Peak frequency in the theta and alpha bands correlates with human working memory capacity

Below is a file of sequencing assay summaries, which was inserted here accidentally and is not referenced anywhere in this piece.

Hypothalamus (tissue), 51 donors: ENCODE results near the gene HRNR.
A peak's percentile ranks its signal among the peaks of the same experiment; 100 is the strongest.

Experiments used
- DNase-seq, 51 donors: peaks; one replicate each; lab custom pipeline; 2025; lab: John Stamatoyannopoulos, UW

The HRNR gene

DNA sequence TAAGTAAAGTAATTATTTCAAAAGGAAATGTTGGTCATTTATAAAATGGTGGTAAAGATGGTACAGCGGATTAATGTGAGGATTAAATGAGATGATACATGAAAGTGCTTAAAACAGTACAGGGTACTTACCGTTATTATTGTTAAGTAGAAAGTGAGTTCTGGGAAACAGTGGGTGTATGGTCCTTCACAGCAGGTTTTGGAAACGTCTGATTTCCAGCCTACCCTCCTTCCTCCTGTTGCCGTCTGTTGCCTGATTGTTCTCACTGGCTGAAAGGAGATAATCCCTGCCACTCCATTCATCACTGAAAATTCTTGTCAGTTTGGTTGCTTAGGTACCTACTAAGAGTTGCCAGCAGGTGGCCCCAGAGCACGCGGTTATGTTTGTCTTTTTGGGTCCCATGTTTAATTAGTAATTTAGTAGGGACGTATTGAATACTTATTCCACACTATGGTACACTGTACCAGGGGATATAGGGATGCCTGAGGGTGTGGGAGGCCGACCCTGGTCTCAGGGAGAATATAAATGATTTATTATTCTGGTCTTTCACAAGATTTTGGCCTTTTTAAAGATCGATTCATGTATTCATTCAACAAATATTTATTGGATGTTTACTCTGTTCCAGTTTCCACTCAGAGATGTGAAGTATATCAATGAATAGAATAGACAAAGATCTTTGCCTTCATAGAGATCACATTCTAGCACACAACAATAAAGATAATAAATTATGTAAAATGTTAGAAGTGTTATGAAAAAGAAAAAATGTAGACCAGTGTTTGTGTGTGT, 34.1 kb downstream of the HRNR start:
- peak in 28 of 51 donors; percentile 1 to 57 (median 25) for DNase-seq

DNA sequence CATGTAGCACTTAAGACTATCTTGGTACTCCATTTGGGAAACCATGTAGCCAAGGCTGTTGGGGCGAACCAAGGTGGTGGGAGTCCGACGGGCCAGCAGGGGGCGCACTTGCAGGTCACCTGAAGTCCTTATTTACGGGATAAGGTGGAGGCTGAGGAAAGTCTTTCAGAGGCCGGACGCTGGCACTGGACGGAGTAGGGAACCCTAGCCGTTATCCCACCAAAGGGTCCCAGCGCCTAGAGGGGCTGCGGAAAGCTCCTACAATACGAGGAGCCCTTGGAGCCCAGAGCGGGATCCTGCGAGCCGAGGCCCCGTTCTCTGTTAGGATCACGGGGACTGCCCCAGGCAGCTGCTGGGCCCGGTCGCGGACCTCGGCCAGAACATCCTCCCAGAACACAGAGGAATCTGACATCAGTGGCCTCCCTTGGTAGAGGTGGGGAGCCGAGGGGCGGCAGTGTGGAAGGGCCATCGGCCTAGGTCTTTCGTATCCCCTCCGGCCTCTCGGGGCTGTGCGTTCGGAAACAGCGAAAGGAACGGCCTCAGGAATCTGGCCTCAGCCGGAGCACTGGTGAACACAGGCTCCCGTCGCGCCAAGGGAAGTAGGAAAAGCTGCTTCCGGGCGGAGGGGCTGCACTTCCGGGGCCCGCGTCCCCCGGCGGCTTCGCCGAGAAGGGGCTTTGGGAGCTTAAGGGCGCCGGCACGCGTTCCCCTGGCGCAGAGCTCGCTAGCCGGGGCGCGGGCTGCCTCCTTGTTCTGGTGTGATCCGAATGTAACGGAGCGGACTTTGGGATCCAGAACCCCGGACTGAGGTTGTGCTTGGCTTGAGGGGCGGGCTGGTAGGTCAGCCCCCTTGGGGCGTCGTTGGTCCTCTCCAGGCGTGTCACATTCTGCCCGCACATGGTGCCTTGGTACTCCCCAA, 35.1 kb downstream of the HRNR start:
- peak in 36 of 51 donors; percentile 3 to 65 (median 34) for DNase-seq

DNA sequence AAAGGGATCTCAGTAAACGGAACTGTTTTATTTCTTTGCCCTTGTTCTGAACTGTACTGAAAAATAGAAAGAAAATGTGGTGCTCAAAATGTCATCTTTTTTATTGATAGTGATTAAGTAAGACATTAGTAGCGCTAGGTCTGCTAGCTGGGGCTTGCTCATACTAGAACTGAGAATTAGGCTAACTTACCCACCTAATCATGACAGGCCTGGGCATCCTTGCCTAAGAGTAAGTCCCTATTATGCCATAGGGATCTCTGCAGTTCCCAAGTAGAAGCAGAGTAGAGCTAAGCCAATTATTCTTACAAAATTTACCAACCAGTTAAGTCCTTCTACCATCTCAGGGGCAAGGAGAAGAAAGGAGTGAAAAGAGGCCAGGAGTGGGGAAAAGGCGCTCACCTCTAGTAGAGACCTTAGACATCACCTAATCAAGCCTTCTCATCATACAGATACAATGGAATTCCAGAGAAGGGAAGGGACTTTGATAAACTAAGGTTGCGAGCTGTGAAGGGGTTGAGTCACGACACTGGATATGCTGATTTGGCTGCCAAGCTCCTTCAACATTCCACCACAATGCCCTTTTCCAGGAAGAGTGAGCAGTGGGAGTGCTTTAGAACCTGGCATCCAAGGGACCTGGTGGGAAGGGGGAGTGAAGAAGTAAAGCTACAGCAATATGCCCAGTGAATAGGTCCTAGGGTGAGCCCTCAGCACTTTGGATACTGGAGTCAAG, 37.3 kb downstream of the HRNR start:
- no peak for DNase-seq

Theta oscillations in the local field potential of neural ensembles are considered key mediators of human working memory. Theoretical accounts arising from animal hippocampal recordings propose that the phase of theta oscillations serves to instantiate sequential neuronal firing to form discrete representations of items held online. Human evidence of phase relationships in visual working memory has enhanced this theory, implicating long theta cycles in supporting greater memory capacity. Here we use human magnetoencephalographic recordings to examine a novel, alternative principle of theta functionality. The principle we hypothesize is derived from information theory and predicts that rather than long (low frequency) theta cycles, short (high frequency) theta cycles are best suited to support high information capacity. From oscillatory activity recorded during the maintenance period of a visual working memory task we show that a network of brain regions displays an increase in peak 4–12 Hz frequency with increasing memory load. Source localization techniques reveal that this network comprises bilateral prefrontal and right parietal cortices. Further, the peak of oscillation along this theta–alpha frequency axis is significantly higher in high capacity individuals compared to low capacity individuals. Importantly while we observe the adherence of cortical neuronal oscillations to our novel principle of theta functioning, we also observe the traditional inverse effect of low frequency theta maintaining high loads, where critically this was located in medial temporal regions suggesting parallel, dissociable hippocampal-centric, and prefrontal-centric theta mechanisms.